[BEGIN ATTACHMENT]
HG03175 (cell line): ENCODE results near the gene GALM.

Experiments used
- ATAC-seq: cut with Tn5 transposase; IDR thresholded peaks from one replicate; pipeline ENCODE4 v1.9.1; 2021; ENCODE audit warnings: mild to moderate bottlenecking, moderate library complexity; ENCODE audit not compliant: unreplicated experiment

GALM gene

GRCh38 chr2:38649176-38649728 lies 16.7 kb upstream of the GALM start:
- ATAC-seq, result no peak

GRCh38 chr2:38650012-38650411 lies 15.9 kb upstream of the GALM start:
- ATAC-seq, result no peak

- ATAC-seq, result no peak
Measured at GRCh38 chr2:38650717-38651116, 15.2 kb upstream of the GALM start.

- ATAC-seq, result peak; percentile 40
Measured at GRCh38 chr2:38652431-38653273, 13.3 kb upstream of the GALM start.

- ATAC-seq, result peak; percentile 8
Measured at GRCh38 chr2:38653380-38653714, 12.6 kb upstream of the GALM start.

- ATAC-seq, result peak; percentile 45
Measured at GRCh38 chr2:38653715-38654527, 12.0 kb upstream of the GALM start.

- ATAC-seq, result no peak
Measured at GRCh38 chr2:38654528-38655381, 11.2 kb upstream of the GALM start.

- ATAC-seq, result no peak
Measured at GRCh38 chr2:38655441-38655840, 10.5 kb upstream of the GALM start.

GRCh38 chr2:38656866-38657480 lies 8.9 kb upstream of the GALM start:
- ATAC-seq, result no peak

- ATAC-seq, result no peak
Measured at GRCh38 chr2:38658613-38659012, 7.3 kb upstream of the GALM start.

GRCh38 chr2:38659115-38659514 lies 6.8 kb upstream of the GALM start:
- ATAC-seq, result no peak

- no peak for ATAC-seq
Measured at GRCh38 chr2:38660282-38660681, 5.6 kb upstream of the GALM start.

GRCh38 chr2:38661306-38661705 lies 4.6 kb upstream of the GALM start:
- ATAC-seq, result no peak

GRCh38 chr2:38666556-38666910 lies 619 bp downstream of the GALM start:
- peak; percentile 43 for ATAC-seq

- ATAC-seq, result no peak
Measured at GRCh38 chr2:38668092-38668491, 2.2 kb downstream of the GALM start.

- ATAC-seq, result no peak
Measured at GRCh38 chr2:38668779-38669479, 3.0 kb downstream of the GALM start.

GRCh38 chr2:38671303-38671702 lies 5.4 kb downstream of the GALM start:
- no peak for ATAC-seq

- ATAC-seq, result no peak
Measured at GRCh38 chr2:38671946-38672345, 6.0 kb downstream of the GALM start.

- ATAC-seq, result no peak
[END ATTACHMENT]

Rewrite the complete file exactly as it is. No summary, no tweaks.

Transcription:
HG03175 (cell line): ENCODE results near the gene GALM.

Experiments used
- ATAC-seq: cut with Tn5 transposase; IDR thresholded peaks from one replicate; pipeline ENCODE4 v1.9.1; 2021; ENCODE audit warnings: mild to moderate bottlenecking, moderate library complexity; ENCODE audit not compliant: unreplicated experiment

GALM gene

GRCh38 chr2:38649176-38649728 lies 16.7 kb upstream of the GALM start:
- ATAC-seq, result no peak

GRCh38 chr2:38650012-38650411 lies 15.9 kb upstream of the GALM start:
- ATAC-seq, result no peak

- ATAC-seq, result no peak
Measured at GRCh38 chr2:38650717-38651116, 15.2 kb upstream of the GALM start.

- ATAC-seq, result peak; percentile 40
Measured at GRCh38 chr2:38652431-38653273, 13.3 kb upstream of the GALM start.

- ATAC-seq, result peak; percentile 8
Measured at GRCh38 chr2:38653380-38653714, 12.6 kb upstream of the GALM start.

- ATAC-seq, result peak; percentile 45
Measured at GRCh38 chr2:38653715-38654527, 12.0 kb upstream of the GALM start.

- ATAC-seq, result no peak
Measured at GRCh38 chr2:38654528-38655381, 11.2 kb upstream of the GALM start.

- ATAC-seq, result no peak
Measured at GRCh38 chr2:38655441-38655840, 10.5 kb upstream of the GALM start.

GRCh38 chr2:38656866-38657480 lies 8.9 kb upstream of the GALM start:
- ATAC-seq, result no peak

- ATAC-seq, result no peak
Measured at GRCh38 chr2:38658613-38659012, 7.3 kb upstream of the GALM start.

GRCh38 chr2:38659115-38659514 lies 6.8 kb upstream of the GALM start:
- ATAC-seq, result no peak

- no peak for ATAC-seq
Measured at GRCh38 chr2:38660282-38660681, 5.6 kb upstream of the GALM start.

GRCh38 chr2:38661306-38661705 lies 4.6 kb upstream of the GALM start:
- ATAC-seq, result no peak

GRCh38 chr2:38666556-38666910 lies 619 bp downstream of the GALM start:
- peak; percentile 43 for ATAC-seq

- ATAC-seq, result no peak
Measured at GRCh38 chr2:38668092-38668491, 2.2 kb downstream of the GALM start.

- ATAC-seq, result no peak
Measured at GRCh38 chr2:38668779-38669479, 3.0 kb downstream of the GALM start.

GRCh38 chr2:38671303-38671702 lies 5.4 kb downstream of the GALM start:
- no peak for ATAC-seq

- ATAC-seq, result no peak
Measured at GRCh38 chr2:38671946-38672345, 6.0 kb downstream of the GALM start.

- ATAC-seq, result no peak